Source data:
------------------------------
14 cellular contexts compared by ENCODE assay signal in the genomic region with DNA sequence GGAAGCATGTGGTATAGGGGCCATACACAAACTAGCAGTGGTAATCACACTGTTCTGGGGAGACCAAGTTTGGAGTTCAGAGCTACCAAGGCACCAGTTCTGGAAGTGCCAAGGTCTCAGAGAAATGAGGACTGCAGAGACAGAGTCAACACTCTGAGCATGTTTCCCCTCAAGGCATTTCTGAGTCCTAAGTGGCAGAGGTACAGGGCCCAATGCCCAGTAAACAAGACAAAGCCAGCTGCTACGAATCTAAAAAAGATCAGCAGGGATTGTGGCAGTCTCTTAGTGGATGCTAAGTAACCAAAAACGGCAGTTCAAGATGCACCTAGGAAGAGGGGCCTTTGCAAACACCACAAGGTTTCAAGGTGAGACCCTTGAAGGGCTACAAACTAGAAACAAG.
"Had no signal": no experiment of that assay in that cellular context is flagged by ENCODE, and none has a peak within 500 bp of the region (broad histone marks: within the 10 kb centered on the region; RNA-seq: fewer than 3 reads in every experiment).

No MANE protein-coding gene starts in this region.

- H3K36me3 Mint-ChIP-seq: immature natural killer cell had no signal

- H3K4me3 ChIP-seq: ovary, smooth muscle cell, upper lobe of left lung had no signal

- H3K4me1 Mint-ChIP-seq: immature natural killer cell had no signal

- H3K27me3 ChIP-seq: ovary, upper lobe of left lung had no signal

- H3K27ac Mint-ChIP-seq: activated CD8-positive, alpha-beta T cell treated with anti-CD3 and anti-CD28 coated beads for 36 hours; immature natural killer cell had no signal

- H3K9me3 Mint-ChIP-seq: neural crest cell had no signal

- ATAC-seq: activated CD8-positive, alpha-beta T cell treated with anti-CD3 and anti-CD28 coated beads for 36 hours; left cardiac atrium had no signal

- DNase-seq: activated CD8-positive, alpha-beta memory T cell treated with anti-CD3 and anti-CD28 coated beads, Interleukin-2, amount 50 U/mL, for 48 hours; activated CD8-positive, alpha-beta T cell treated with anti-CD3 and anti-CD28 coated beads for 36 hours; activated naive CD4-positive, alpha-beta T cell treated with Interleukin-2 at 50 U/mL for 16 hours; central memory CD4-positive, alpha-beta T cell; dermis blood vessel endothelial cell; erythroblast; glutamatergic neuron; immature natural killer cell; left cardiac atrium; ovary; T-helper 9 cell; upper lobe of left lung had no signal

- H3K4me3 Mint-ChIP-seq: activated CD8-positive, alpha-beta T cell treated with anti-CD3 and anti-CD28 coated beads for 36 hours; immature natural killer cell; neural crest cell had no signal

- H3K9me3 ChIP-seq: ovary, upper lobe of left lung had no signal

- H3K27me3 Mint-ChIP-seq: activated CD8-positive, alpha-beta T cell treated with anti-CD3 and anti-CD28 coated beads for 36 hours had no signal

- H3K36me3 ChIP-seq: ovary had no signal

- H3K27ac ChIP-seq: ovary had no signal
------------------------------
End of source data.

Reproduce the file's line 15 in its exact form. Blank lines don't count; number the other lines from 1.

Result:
- H3K36me3 ChIP-seq: ovary had no signal